The most laughable and yet sad thing is your assumption that writers writing under pseudonyms "have something to hide." You claim to respect furry pseudonyms and yet you immediately follow that claim with immense disrespect towards them. I don't quite know what fandom you think you are writing these "reviews" for, but clearly it isn't the furry fandom. Writers across all genres and throughout history have written under pseudonyms, and in this fandom, many, MANY of our best writers have and continue to write under noms de plume for any number of reasons. This alone should not be an issue to you or to anyone else. Perhaps they began writing in the fandom under that pseudonym and it is how their readers know them. Perhaps they simply wish to compartmentalize their furry side due to personal reasons. Casting aspersions on writers for following this age-old practice reflects poorly upon you as a literary critic (a term I use very loosely in referring to you for reasons I have already explained).

I want to see reviews of furry work. Whether they are positive or negative, at least they should contain a valid academic reason for the opinion of the reviewer. Roger Ebert was a master of this when it came to film. Unfortunately, as it stands, a person who reads no reviews at all of furry literature is better informed than one who reads a review by you. I'm hoping others step up to raise the bar. I know various people have plans in the works to try and do just that, so in the end, if your reviews serve any real purpose, it may be as motivation for others to produce something that actually fills the need for honest and well-considered critique.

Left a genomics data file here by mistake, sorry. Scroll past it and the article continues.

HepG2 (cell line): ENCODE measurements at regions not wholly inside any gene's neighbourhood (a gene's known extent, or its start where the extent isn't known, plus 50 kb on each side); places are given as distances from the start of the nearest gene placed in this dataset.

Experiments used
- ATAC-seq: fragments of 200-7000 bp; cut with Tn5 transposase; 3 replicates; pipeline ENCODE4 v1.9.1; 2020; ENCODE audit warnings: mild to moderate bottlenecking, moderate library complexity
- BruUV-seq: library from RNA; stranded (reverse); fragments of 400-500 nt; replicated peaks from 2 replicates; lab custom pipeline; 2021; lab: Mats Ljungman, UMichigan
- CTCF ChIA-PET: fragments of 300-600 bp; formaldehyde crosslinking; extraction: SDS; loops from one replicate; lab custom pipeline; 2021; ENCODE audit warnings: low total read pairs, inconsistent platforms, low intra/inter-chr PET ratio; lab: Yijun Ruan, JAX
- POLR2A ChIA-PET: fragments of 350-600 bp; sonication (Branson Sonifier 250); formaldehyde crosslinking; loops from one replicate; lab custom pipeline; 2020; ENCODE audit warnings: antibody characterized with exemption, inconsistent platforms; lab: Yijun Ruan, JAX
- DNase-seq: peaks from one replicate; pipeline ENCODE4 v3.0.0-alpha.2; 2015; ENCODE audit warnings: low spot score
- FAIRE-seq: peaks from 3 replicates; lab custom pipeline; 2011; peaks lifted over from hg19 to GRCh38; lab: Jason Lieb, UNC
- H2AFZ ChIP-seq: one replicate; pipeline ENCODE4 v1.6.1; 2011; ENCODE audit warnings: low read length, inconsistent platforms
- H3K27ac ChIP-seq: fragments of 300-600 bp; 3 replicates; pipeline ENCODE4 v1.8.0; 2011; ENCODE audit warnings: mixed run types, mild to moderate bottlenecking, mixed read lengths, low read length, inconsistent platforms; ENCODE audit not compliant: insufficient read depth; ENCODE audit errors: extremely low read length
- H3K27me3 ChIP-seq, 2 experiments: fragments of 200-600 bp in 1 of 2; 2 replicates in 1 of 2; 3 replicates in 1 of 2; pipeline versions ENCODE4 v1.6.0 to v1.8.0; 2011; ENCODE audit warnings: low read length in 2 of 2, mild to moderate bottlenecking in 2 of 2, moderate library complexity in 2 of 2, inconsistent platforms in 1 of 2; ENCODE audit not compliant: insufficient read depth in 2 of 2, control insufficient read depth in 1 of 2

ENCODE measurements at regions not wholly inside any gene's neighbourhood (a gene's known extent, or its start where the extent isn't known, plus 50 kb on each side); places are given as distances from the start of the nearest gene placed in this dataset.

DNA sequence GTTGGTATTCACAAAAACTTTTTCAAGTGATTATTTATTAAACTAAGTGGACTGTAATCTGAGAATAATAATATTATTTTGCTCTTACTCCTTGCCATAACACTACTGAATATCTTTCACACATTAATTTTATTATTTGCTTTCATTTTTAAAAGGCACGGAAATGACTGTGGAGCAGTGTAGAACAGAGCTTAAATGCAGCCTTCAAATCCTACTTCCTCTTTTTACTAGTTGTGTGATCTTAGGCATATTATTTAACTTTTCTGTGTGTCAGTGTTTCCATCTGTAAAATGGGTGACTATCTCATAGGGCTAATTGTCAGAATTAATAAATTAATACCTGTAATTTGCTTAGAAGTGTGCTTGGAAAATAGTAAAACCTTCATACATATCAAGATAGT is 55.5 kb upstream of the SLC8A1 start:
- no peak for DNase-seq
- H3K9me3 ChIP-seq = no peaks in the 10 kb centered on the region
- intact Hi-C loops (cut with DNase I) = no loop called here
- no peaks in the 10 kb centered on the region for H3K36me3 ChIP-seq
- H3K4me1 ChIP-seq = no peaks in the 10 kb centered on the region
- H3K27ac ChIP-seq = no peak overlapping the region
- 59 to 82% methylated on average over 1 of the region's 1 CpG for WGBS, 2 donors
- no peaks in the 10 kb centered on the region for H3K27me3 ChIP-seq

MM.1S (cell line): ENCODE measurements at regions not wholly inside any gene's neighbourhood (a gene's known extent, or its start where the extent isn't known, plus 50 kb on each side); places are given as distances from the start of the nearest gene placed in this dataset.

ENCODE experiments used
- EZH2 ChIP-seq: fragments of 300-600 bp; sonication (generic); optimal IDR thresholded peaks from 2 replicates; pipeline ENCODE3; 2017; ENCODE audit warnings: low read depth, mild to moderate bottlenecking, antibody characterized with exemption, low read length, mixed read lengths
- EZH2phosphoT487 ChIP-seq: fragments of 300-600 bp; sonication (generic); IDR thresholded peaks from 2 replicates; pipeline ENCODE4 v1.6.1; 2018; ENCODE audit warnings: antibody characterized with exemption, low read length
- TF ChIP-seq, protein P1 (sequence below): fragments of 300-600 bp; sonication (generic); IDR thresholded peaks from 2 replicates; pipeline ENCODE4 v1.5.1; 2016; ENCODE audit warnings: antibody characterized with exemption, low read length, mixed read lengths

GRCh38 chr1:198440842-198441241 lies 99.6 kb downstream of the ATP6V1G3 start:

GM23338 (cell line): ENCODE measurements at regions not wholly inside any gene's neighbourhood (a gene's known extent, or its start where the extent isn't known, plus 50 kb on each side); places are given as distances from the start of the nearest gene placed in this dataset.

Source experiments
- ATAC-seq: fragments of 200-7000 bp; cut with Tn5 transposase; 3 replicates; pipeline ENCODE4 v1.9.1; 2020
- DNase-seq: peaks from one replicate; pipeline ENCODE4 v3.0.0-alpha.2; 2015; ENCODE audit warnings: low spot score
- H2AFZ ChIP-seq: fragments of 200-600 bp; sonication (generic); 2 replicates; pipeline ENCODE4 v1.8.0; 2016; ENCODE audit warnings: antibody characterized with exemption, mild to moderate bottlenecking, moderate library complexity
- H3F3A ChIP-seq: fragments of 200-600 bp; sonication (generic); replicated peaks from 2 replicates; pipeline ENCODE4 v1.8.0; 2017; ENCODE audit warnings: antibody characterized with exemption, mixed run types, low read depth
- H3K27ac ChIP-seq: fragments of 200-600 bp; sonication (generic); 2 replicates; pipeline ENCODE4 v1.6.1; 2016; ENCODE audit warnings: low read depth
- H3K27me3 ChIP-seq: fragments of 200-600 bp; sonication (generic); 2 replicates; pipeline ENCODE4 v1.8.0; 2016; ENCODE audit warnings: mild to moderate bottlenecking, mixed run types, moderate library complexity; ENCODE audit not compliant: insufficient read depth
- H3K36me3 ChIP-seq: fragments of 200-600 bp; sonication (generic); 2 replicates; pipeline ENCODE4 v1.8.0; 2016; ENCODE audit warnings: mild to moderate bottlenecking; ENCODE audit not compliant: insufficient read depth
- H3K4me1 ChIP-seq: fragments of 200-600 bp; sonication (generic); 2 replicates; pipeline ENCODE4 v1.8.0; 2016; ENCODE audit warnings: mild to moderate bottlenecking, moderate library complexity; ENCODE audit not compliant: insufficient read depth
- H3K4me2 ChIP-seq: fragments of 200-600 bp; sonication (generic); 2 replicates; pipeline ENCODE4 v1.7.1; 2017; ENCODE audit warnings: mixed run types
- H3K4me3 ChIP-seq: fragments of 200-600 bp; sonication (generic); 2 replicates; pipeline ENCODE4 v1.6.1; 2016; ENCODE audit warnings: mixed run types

Your rating: None Average: 3.5 (2 votes)

Writers do have a long history of using pseudonyms for valid reasons, but a big difference is that most mainstream writers tend to choose pen names that sound like real names, where most furries publishing under pseudonyms tend to write under fursona names. For something like furry porn that doesn't have any real audience outside the fanbase, maybe it's not a big deal, but if you're not a diehard furry and are more used to reading mainstream fiction, I can see where it might be a little hard to take seriously a table of contents filled with stories by Frisky McSparkleWolf and friends.